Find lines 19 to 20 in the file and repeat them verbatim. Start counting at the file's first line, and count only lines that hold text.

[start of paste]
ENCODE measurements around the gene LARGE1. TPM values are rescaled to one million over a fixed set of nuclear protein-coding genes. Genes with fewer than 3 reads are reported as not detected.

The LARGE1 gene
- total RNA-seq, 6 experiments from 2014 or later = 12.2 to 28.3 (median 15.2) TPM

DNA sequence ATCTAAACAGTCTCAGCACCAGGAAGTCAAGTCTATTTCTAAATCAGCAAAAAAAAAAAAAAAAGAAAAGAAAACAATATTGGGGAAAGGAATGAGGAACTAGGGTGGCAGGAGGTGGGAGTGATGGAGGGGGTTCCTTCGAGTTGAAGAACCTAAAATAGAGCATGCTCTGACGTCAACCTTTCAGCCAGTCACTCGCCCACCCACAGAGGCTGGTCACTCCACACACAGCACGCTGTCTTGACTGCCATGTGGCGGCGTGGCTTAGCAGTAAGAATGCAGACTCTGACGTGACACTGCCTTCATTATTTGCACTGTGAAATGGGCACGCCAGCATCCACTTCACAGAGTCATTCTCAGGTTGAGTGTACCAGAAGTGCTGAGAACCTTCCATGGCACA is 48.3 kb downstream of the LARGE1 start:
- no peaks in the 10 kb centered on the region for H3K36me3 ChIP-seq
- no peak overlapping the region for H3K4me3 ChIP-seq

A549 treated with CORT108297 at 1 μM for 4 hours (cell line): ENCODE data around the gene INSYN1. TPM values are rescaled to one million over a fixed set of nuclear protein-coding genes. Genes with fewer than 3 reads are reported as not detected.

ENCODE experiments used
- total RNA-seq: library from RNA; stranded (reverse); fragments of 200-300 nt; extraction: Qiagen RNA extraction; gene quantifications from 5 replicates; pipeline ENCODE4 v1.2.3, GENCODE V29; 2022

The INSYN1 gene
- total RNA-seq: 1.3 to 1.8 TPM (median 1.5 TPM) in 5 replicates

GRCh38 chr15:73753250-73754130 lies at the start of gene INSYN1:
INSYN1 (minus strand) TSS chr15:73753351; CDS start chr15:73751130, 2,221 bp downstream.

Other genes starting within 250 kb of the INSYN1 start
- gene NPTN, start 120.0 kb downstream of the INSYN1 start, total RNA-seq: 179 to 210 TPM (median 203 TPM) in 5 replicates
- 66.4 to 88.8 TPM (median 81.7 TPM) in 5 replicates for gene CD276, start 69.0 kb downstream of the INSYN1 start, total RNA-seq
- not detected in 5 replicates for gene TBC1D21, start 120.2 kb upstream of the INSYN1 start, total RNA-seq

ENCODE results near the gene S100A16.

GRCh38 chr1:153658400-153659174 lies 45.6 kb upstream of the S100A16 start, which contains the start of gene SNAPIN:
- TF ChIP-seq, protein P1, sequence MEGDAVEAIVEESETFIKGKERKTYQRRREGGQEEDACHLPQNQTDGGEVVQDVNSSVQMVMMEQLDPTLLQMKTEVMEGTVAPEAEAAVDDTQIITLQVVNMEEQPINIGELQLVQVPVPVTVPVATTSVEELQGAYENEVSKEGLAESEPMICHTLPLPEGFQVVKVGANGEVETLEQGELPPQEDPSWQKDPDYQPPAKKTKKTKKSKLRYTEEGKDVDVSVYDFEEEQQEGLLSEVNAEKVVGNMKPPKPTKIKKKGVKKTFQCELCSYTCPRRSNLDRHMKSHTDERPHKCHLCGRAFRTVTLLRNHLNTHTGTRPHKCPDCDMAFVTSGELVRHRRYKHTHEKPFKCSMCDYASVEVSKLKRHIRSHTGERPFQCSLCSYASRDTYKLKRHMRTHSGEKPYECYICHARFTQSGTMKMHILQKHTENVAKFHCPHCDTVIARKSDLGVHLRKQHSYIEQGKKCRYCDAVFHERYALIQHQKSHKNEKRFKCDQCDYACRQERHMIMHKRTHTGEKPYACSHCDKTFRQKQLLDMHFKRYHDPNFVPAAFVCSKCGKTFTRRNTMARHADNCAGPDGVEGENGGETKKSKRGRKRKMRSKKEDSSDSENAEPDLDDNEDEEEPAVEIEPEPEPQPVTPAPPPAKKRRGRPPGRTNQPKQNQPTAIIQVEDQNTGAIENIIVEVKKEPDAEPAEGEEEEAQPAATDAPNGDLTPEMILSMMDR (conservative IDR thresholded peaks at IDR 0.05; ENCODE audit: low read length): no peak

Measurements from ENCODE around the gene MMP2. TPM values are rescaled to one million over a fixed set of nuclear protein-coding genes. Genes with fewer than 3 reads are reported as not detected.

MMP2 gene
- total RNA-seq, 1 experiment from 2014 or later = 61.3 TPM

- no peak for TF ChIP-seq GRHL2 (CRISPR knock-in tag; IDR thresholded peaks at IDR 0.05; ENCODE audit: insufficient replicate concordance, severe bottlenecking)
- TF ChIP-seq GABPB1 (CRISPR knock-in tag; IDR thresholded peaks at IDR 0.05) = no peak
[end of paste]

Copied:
GRCh38 chr1:153658400-153659174 lies 45.6 kb upstream of the S100A16 start, which contains the start of gene SNAPIN:
- TF ChIP-seq, protein P1, sequence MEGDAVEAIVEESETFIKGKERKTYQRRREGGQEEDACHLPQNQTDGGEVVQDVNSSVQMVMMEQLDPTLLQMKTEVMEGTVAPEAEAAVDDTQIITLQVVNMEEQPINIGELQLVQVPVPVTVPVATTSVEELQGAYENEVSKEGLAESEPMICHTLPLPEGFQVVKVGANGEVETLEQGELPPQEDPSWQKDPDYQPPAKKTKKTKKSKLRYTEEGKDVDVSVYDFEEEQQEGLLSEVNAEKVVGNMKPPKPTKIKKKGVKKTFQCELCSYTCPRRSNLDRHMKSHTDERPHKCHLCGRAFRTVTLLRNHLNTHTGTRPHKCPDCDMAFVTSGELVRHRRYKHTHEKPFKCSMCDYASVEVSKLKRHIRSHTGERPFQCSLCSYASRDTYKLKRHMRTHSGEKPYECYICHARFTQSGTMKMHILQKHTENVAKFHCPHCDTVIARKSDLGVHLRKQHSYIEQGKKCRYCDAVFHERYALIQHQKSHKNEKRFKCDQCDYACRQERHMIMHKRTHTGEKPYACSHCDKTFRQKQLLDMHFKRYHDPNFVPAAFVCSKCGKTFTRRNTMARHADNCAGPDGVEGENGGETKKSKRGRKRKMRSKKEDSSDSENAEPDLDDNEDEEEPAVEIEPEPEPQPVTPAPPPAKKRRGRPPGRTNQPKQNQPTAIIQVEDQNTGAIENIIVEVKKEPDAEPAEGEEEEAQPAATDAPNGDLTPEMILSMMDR (conservative IDR thresholded peaks at IDR 0.05; ENCODE audit: low read length): no peak